The latest trend report about affluent's new values and attitudes toward luxury explains how to position your brand around customers' new expectations of luxury.
Think about the 'It' handbag carried by an ultra-fashionable, ultra-affluent consumer, and you may picture the Hermès Birkin or maybe the little NN14 number from Louis Vuitton. These iconic bags can top five figures in price and have often boasted a waiting list of hundreds of customers and a wait time of months or years.
But it is time for the Birkin and NN14 to step aside. Today's affluent consumer craves a whole new bag, and it is pretty much the exact opposite of one from Hermès or Louis Vuitton.
"Today's affluent consumer is looking for a more understated expression of style, not the arm candy that ultra-expensive bags represent," says Pam Danziger, president of Unity Marketing and author of a new luxury trend report, Luxury's Got a Brand New Style: How to position your brand to the new affluent consumer psychology. In the report, Danziger explains the shifts in how affluents view their wealth and consumption.
"There is a new kind of conspicuous consumption today required in a political environment that is demonizing income inequality and the excesses of the 1%. Rather than conspicuous consumption and status symbols that proclaim one's wealth, the affluent are embracing brands that give them bragging rights to how smart a shopper he or she is. For example, this past season's 'It' coat embraced by the wealthy wasn't one from a tony Madison Avenue furrier, but the Uniqlo Ultra-Lite Down Jacket which sold for less than $70. This jacket is cool and chic in an anti-status, smart-shopper way," Danziger explains.
The new report profiles successful brands that have brilliantly captured the new psychology toward luxury goods. One such company is J.W. Hulme Co., a U.S.-based maker of handbags that is quietly taking the affluent world by storm.
"J.W. Hulme sells to a quality and value-based consumer who is willing to pay a premium for the old-fashioned American heritage values that the brand embraces," says Danziger. "You can see and feel the quality - so the bags aren't inexpensive - but there is a sense of paying for construction and heritage, not logo and prestige. And what's more a hallmark of the brand is lifetime guarantee of lasting quality. Marketers can no longer assume that affluent consumers are willing to spend up without a compelling reason."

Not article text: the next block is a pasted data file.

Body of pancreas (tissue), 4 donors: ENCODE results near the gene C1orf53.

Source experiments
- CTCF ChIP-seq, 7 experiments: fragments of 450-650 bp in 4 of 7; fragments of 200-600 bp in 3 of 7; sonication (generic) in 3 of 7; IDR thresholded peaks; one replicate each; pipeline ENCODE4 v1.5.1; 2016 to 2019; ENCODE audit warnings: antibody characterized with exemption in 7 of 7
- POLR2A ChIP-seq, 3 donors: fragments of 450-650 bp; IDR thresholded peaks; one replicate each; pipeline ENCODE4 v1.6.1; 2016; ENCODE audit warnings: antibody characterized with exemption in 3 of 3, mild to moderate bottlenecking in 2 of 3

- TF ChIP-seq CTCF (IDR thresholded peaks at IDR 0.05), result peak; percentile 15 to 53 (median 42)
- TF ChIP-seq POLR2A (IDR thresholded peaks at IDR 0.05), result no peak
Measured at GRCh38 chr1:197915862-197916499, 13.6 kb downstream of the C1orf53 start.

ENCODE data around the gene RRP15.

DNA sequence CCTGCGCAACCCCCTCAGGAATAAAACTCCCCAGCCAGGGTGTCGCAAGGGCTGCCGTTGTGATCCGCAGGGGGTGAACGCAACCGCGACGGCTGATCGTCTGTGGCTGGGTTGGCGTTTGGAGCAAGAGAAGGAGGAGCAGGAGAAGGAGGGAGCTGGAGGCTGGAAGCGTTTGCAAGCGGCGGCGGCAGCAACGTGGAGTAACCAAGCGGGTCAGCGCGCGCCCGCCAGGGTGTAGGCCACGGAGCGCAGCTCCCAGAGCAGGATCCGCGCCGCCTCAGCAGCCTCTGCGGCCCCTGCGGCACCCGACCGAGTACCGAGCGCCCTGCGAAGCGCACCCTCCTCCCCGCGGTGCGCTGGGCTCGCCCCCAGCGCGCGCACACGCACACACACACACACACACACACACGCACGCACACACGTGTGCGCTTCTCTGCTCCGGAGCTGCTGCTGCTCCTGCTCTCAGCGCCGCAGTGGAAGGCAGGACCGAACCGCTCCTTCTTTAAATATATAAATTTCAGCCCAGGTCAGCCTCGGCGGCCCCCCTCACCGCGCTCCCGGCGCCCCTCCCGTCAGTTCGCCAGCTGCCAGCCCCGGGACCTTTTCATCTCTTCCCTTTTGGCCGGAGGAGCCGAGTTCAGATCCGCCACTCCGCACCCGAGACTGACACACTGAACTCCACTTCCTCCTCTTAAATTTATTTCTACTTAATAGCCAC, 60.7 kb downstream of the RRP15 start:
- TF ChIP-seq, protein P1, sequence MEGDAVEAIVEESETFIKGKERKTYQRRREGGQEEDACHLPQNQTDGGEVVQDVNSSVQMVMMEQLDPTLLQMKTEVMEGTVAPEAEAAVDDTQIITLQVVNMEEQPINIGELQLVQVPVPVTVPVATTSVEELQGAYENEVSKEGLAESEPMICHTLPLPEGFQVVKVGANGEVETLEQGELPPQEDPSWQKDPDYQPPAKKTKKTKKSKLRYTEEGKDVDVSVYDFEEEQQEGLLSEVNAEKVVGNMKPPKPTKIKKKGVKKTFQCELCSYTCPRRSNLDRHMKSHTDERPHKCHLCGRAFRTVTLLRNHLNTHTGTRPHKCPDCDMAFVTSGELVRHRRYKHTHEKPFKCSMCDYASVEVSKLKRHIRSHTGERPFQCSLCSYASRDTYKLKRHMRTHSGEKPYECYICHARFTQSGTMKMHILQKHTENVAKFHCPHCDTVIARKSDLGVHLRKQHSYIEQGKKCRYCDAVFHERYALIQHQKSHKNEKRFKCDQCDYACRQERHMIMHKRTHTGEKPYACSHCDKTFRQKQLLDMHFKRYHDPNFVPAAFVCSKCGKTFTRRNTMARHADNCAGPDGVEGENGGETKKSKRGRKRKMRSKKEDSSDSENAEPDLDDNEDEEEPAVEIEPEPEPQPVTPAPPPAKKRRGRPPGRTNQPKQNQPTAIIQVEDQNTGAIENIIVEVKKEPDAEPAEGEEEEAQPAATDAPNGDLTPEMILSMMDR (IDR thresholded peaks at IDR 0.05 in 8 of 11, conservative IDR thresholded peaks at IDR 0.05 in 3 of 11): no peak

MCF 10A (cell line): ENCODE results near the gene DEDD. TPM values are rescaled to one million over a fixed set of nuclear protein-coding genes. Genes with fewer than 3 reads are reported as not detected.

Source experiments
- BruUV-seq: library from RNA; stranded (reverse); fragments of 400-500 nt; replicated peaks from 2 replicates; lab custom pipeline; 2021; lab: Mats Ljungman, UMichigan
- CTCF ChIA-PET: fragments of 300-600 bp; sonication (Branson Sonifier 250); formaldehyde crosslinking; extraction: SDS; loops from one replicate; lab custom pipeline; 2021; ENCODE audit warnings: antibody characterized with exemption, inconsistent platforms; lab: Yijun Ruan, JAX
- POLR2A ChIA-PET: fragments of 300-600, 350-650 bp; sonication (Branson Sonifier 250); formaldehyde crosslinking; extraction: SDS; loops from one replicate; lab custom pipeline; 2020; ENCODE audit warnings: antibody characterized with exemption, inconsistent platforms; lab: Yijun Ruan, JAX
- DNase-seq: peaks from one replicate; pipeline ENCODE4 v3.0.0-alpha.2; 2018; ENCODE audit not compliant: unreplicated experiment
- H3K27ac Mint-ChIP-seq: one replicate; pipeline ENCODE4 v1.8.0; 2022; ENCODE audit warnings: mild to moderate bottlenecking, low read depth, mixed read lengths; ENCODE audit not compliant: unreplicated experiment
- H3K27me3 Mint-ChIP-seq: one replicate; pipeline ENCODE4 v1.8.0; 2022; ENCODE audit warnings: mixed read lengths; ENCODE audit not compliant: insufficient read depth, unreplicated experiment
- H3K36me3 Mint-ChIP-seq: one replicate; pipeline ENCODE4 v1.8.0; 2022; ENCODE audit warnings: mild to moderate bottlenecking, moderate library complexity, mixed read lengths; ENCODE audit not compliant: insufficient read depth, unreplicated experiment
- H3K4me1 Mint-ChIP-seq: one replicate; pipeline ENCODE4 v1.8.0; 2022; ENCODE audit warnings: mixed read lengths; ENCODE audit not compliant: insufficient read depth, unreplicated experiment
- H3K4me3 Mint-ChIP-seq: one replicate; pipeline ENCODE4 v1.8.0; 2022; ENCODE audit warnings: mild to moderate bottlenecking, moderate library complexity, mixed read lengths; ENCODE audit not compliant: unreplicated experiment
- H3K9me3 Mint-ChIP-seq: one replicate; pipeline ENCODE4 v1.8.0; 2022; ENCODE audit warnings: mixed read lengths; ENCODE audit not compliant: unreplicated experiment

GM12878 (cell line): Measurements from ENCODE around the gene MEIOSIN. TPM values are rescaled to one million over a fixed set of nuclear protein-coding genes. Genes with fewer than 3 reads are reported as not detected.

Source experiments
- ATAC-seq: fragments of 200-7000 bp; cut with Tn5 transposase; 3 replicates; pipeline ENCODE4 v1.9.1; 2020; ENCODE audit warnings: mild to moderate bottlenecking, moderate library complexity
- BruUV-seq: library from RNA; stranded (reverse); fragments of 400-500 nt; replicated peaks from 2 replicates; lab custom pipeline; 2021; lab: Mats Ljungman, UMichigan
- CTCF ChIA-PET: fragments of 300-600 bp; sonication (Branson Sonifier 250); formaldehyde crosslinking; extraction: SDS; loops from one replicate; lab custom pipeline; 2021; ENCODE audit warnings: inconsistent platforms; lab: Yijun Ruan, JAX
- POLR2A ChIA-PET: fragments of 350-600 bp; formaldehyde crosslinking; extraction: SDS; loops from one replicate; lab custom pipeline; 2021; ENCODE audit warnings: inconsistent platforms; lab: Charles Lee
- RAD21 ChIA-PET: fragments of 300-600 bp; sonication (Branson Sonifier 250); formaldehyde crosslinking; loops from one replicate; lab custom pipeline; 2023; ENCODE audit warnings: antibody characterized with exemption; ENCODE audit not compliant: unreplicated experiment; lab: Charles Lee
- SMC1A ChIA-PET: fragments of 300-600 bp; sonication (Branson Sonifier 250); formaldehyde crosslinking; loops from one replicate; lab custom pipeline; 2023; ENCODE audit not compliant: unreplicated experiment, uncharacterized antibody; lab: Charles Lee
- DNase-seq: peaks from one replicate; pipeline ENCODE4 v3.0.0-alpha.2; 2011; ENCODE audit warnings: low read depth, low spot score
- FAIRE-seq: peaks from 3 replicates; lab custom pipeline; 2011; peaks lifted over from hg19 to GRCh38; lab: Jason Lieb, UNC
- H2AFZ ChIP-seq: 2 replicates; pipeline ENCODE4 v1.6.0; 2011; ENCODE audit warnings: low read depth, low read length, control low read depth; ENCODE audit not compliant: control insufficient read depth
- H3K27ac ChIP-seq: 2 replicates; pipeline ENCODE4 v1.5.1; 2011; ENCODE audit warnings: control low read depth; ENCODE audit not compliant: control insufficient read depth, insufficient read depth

"The recent recession has reshaped the American economy in ways that will affect us for decades to come. Affluent consumers no longer feel like carrying a symbol of wealth on their arm knowing that the American middle class has been severely weakened from the recession. Most affluents, both the HENRYs (income $100-250K) and Ultra-affluents ($250K+), would rather throw their lot in with the 99 percent and avoid the conspicuous consumption that characterized luxury in previous years," Danziger concludes.
Luxury's Got a Brand New Style: This trend report details this important shift. Targeting these new affluent consumers with new attitudes and values will take a completely different approach from that used in previous decades. Unity Marketing's new 100+ page trend report explains these new strategies.
Based on the most recent study of 1,335 affluent consumers in the top 20 percent of households by income, this report examines:
To learn more about this study and to order a copy, click this link.
- Affluents' shifting attitudes toward money.
- Affluent shopping strategies.
- How to position your brand to appeal to these consumers.
- The role of discounts and special offers.
- What purchases give affluents the most pleasure.
- What companies are doing things right in this new affluent economy.
- The psychographic profiles you will encounter, and how to talk to them.